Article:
Saturday, February 16, 2013

Notes on the Psalms – Psalm 21

The first part of Psalm 21 is a beautiful thanksgiving prayer. In verse 1, David, speaking in the third person, rejoices in God's strength and greatly exults in His help. The tone and language elevate throughout this verse. The word for “rejoices” comes from śâmach, which means to be glad and make merry. David does this because of God's strength, His mighty power. But then David says that he greatly exults in God's help. The words for “greatly exults” come from me'ôd, which implies vehemence and wholeness, and from gı̂yl, which literally means to spin around under the influence of great emotion. What is it that makes David so worked up? God's help, according to the text, but the word for “help” is yeshû‛âh, salvation, Yeshuah, God-saves, Jesus. Here, once again, we catch a glimpse of Christ. 

David's thanksgiving continues in verse 2: “You have given him his heart's desire, and have not withheld the request of his lips.” God has answered the king's prayers and not just any prayers but the longing that is at the very core of his being. Further, David has not remained silent about his desires; he places them before God in vocal prayer. 

What are David's desires? We find out in the next few verses as the king enumerates the “rich blessings” with which God has met him. This is an interesting line in the original Hebrew. The literal translation might be something like “For You have preceded him with blessings of goodness.” The word for “met” or “preceded” is qâdam. It suggests anticipation. God knew what David needed even before David asked, and He was waiting for him with His hands full of blessings. These are blessings of goodness or rich blessings. The word for “goodness” or “rich” is ṭôb, which means “good” in the widest sense of the word. This goodness or richness encompasses many aspects; God's blessings are varied, beautiful, sweet, joyful, bountiful, and precious. 

What are these blessings, then? First, God has set a “crown of fine gold” upon David's head. He has give him kingship, authority, and power to act as His representative. With this blessing comes great responsibility and often trials, but God will assist David if the king obeys Him and acts righteously. God has given David life, “length of days forever and ever.” Does David believe in eternal life for those who love God? The Israelites' beliefs in the afterlife were not yet fully formed during David's day, but perhaps the king saw further than most of his contemporaries and anticipated the day when Heaven would be open and life would abound. He may not fully understand, but perhaps he sees a flash of future beatitude. God gives David glory, splendor, and majesty, for God has also given him His “help.” Once again, the word “help” here is really yeshû‛âh, salvation, and as we Christians know, Yeshuah, Jesus. Again, we catch a glimpse of Christ, and we understand that any glory, splendor, or majesty that we have comes not from ourselves but from God and the salvation that He brings us.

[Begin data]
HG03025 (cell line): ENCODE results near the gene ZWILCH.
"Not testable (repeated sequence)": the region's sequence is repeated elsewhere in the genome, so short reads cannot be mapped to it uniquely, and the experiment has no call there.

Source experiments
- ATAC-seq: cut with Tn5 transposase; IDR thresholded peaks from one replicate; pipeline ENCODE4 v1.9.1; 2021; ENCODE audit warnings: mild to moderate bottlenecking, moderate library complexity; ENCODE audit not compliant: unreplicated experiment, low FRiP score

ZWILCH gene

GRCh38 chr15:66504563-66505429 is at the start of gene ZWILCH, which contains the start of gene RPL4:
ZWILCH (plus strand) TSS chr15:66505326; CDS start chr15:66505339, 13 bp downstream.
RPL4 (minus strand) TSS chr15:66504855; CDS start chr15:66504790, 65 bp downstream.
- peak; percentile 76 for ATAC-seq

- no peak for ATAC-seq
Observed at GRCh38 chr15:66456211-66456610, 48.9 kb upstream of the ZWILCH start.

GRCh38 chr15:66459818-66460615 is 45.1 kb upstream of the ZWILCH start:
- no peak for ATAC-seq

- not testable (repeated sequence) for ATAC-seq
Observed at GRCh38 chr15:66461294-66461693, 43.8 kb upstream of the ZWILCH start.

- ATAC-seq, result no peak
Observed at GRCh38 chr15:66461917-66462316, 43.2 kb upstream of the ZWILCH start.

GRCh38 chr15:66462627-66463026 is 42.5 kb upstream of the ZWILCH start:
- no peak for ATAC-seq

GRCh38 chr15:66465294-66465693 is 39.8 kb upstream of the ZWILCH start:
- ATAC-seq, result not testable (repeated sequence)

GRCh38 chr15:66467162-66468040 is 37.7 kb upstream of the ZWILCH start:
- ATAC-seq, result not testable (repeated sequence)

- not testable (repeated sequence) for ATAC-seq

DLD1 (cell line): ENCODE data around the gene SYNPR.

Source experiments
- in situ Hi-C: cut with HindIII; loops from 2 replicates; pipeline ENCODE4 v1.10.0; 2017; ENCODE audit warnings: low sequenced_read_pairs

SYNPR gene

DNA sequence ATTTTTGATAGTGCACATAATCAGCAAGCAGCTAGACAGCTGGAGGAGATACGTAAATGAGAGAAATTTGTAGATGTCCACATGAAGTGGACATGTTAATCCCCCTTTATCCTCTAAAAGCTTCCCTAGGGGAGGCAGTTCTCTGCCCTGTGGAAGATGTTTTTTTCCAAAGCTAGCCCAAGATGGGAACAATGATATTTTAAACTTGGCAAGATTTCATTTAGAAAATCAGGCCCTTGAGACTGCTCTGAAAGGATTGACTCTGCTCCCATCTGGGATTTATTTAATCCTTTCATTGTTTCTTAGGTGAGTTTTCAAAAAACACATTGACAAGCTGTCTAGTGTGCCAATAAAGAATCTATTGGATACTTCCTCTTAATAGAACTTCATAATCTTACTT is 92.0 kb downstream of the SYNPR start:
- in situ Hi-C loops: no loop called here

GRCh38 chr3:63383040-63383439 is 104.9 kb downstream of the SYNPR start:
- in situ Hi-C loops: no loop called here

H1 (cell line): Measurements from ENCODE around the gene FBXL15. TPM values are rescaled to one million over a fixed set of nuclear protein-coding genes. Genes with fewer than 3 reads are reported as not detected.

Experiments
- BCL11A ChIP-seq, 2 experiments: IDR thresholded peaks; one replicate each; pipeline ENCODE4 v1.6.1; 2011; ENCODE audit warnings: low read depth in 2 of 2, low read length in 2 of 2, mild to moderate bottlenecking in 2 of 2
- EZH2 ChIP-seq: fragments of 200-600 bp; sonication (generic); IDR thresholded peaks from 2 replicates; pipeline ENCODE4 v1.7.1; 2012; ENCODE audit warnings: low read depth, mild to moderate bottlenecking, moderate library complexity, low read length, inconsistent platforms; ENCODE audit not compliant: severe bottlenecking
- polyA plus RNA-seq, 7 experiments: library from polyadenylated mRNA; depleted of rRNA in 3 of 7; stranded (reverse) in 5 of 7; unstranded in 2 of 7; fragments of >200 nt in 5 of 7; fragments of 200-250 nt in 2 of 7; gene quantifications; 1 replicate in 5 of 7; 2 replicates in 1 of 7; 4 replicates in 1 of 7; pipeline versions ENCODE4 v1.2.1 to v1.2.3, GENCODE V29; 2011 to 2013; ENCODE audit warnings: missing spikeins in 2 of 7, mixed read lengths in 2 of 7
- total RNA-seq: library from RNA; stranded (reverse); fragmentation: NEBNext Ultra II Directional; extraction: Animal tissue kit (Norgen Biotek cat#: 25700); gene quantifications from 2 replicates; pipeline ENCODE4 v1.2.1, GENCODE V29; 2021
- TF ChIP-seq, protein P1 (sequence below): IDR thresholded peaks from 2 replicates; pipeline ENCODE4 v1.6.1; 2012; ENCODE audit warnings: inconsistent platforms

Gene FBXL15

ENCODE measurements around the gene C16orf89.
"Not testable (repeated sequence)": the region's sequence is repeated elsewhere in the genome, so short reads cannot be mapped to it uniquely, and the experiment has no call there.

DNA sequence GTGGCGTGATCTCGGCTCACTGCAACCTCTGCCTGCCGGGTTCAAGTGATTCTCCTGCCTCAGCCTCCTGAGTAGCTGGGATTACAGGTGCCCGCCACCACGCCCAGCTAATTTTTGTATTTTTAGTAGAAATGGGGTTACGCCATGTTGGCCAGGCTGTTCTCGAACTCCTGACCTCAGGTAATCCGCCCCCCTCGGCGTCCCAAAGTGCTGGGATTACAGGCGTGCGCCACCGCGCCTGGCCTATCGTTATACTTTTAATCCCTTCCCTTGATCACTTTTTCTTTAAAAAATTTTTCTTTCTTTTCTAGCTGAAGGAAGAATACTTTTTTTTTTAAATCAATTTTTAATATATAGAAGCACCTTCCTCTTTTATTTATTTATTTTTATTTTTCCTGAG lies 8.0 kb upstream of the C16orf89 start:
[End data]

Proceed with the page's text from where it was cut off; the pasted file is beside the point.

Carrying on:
David finishes counting his blessings in verses 6 and 7. God has made him glad with the joy of His presence. The Hebrew text actually says “exceedingly glad.” David's happiness is being in the presence of God, and God's blessings will last forever. David is confident in God's steadfast love and knows that, with God's support, he will not fall or waver. These are the greatest blessings of all: God's presence, God's love, and God's support. 

In verse 8, the tone changes. Although still speaking directly to God, David warns God's enemies what will happen to them if they continue to oppose divinity. First off, God will find His enemies, those who hate Him. They can't hide from Him. His “right hand” will discover them. God's right hand symbolizes His power, authority, and strength. David continues that when God appears, His enemies will be consumed by fire. Even their offspring will perish. God's enemies will not succeed in their wicked plans; they will flee before God's might. 

These verses may make us uncomfortable. We're used to focusing on God's mercy, so it's difficult to read about God as an angry deity. Remember, though, that the Israelites were surrounded by persecuting enemies on all sides. It is natural that they would see God as their avenger. Further, David didn't know as much about God as we do today. God has revealed Himself over time, more and more, according to His people's needs and capacity to understand. He is still doing that with us today. No one will ever grasp the full mystery of God or understand all His different facets. What seems strange and unpleasant to us was probably just what the Israelites needed to hear. 

Recall, too, that we Christians are still beset by enemies on every side, only these are spiritual enemies, the devil and his angels who attack us with cruel vehemence. We can easily pray to God to destroy these foes the way this psalm describes. Which of us wouldn't want to see the devil consumed by God's fire and fleeing before His mighty power? 

Finally, the psalm ends with a prayer for praise: “Be exalted, O Lord, in Your strength! We will sing and praise Your power.” Here David prays, and we pray along with him, that God may be raised up. He is already seated on His throne on high, of course, but He also needs to be seated in the high place, the first place, the seat of honor in each of our lives. May God's strength and power by our support, David prays. May we always sing to Him in thanksgiving and praise Him for His mighty deeds, and even more, for Who His is, the all-powerful, all-loving God.

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